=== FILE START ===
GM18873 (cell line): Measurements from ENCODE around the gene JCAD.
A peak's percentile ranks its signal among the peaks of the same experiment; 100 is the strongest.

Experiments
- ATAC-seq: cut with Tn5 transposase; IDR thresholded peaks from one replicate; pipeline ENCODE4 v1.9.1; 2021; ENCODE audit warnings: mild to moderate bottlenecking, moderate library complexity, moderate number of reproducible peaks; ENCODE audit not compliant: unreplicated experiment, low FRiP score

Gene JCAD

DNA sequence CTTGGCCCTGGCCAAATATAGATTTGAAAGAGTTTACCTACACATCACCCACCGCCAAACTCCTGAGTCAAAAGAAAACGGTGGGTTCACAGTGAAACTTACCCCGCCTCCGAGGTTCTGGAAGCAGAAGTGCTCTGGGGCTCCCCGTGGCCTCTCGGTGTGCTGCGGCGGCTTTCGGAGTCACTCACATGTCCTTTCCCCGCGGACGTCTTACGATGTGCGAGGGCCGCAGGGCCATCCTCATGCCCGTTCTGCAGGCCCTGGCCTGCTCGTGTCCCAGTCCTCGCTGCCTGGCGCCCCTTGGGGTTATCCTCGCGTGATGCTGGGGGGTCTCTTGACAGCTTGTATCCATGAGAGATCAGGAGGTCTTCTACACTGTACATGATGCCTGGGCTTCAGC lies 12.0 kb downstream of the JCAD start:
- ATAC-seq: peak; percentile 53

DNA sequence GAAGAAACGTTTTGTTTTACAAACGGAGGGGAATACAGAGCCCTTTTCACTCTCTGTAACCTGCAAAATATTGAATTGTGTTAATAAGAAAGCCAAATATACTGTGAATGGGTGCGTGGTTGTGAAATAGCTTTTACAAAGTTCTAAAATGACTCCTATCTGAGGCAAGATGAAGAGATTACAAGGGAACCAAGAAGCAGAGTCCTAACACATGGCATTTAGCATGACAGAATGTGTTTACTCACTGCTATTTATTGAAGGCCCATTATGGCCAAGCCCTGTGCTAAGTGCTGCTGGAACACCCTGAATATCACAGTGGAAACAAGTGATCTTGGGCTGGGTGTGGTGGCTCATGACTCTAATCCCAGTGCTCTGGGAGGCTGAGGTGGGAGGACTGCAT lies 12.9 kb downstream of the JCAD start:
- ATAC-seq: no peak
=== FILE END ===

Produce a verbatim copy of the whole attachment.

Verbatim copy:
GM18873 (cell line): Measurements from ENCODE around the gene JCAD.
A peak's percentile ranks its signal among the peaks of the same experiment; 100 is the strongest.

Experiments
- ATAC-seq: cut with Tn5 transposase; IDR thresholded peaks from one replicate; pipeline ENCODE4 v1.9.1; 2021; ENCODE audit warnings: mild to moderate bottlenecking, moderate library complexity, moderate number of reproducible peaks; ENCODE audit not compliant: unreplicated experiment, low FRiP score

Gene JCAD

DNA sequence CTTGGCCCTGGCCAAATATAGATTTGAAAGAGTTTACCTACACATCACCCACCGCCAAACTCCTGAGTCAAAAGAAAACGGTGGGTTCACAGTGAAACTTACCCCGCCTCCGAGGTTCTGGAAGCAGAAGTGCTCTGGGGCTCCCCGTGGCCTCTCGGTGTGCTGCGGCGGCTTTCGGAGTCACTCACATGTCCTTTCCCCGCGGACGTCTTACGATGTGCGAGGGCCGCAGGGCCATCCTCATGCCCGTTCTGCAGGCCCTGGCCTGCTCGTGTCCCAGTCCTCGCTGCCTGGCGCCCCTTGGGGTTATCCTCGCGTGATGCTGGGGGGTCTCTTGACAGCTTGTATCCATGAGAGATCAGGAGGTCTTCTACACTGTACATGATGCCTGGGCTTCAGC lies 12.0 kb downstream of the JCAD start:
- ATAC-seq: peak; percentile 53

DNA sequence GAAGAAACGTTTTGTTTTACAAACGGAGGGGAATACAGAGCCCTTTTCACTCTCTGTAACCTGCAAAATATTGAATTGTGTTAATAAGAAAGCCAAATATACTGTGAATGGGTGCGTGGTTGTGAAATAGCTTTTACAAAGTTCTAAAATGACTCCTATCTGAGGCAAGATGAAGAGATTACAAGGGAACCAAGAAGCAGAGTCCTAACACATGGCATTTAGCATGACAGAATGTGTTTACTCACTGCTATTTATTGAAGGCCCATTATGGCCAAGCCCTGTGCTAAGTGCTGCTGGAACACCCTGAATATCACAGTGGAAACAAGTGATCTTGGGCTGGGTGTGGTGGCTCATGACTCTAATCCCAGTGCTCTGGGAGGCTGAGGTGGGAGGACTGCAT lies 12.9 kb downstream of the JCAD start:
- ATAC-seq: no peak